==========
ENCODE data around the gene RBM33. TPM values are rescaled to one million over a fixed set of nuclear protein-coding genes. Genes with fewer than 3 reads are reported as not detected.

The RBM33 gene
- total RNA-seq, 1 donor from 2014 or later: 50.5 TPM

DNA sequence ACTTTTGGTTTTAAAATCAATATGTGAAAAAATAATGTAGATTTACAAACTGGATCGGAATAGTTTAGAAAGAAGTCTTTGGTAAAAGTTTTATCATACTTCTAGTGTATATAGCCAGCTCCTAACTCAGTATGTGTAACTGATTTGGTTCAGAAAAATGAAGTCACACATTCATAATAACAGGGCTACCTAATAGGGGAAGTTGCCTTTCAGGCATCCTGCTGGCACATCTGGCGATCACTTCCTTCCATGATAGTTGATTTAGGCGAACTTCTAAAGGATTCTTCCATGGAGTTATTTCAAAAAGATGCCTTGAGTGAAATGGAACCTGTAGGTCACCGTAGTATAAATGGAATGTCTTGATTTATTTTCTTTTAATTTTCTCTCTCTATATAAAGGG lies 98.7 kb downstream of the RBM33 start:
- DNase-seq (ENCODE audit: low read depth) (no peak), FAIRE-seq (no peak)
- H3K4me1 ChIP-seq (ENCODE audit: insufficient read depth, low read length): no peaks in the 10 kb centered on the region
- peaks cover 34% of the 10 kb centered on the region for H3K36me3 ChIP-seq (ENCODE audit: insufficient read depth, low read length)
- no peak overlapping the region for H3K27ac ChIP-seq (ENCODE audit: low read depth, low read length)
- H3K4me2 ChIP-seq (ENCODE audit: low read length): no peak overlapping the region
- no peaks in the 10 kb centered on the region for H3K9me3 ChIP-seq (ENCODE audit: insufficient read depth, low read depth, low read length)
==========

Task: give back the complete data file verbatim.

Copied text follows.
ENCODE data around the gene RBM33. TPM values are rescaled to one million over a fixed set of nuclear protein-coding genes. Genes with fewer than 3 reads are reported as not detected.

The RBM33 gene
- total RNA-seq, 1 donor from 2014 or later: 50.5 TPM

DNA sequence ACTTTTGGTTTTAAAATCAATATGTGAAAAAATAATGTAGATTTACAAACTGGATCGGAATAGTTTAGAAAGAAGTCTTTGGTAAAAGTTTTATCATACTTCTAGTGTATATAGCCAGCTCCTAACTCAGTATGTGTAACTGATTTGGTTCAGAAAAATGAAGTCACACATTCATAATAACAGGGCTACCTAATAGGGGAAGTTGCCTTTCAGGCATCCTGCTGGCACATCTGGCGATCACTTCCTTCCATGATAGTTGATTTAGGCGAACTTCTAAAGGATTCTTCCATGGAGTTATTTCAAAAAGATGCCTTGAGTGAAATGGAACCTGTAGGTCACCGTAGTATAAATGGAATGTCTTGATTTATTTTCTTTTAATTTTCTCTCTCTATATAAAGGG lies 98.7 kb downstream of the RBM33 start:
- DNase-seq (ENCODE audit: low read depth) (no peak), FAIRE-seq (no peak)
- H3K4me1 ChIP-seq (ENCODE audit: insufficient read depth, low read length): no peaks in the 10 kb centered on the region
- peaks cover 34% of the 10 kb centered on the region for H3K36me3 ChIP-seq (ENCODE audit: insufficient read depth, low read length)
- no peak overlapping the region for H3K27ac ChIP-seq (ENCODE audit: low read depth, low read length)
- H3K4me2 ChIP-seq (ENCODE audit: low read length): no peak overlapping the region
- no peaks in the 10 kb centered on the region for H3K9me3 ChIP-seq (ENCODE audit: insufficient read depth, low read depth, low read length)